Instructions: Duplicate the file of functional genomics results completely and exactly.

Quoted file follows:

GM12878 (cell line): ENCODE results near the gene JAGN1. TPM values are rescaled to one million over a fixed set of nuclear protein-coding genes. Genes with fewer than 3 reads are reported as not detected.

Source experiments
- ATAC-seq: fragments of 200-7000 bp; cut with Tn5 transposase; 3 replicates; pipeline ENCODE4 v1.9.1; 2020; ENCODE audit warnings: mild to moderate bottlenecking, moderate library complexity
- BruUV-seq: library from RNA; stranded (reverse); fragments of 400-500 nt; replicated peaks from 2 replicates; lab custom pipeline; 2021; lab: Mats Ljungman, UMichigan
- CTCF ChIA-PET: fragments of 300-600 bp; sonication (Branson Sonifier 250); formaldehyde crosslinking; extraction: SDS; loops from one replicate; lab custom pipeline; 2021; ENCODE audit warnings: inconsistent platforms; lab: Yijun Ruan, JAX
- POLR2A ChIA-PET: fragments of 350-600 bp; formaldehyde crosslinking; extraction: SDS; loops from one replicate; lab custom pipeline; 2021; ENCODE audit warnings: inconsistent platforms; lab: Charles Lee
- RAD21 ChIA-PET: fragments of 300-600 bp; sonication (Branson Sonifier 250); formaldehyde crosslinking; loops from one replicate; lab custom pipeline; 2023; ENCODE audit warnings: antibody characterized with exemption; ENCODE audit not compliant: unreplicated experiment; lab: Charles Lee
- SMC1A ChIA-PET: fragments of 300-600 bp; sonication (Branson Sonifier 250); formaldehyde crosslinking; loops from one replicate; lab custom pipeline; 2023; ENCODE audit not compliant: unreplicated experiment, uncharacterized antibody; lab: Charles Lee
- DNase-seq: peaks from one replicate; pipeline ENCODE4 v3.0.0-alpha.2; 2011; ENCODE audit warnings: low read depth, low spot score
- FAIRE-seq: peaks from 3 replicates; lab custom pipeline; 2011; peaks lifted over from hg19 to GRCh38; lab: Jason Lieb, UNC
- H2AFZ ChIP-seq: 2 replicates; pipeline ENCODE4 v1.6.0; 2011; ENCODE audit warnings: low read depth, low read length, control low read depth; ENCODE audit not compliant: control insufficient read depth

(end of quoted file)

GM12878 (cell line): ENCODE results near the gene JAGN1. TPM values are rescaled to one million over a fixed set of nuclear protein-coding genes. Genes with fewer than 3 reads are reported as not detected.

Source experiments
- ATAC-seq: fragments of 200-7000 bp; cut with Tn5 transposase; 3 replicates; pipeline ENCODE4 v1.9.1; 2020; ENCODE audit warnings: mild to moderate bottlenecking, moderate library complexity
- BruUV-seq: library from RNA; stranded (reverse); fragments of 400-500 nt; replicated peaks from 2 replicates; lab custom pipeline; 2021; lab: Mats Ljungman, UMichigan
- CTCF ChIA-PET: fragments of 300-600 bp; sonication (Branson Sonifier 250); formaldehyde crosslinking; extraction: SDS; loops from one replicate; lab custom pipeline; 2021; ENCODE audit warnings: inconsistent platforms; lab: Yijun Ruan, JAX
- POLR2A ChIA-PET: fragments of 350-600 bp; formaldehyde crosslinking; extraction: SDS; loops from one replicate; lab custom pipeline; 2021; ENCODE audit warnings: inconsistent platforms; lab: Charles Lee
- RAD21 ChIA-PET: fragments of 300-600 bp; sonication (Branson Sonifier 250); formaldehyde crosslinking; loops from one replicate; lab custom pipeline; 2023; ENCODE audit warnings: antibody characterized with exemption; ENCODE audit not compliant: unreplicated experiment; lab: Charles Lee
- SMC1A ChIA-PET: fragments of 300-600 bp; sonication (Branson Sonifier 250); formaldehyde crosslinking; loops from one replicate; lab custom pipeline; 2023; ENCODE audit not compliant: unreplicated experiment, uncharacterized antibody; lab: Charles Lee
- DNase-seq: peaks from one replicate; pipeline ENCODE4 v3.0.0-alpha.2; 2011; ENCODE audit warnings: low read depth, low spot score
- FAIRE-seq: peaks from 3 replicates; lab custom pipeline; 2011; peaks lifted over from hg19 to GRCh38; lab: Jason Lieb, UNC
- H2AFZ ChIP-seq: 2 replicates; pipeline ENCODE4 v1.6.0; 2011; ENCODE audit warnings: low read depth, low read length, control low read depth; ENCODE audit not compliant: control insufficient read depth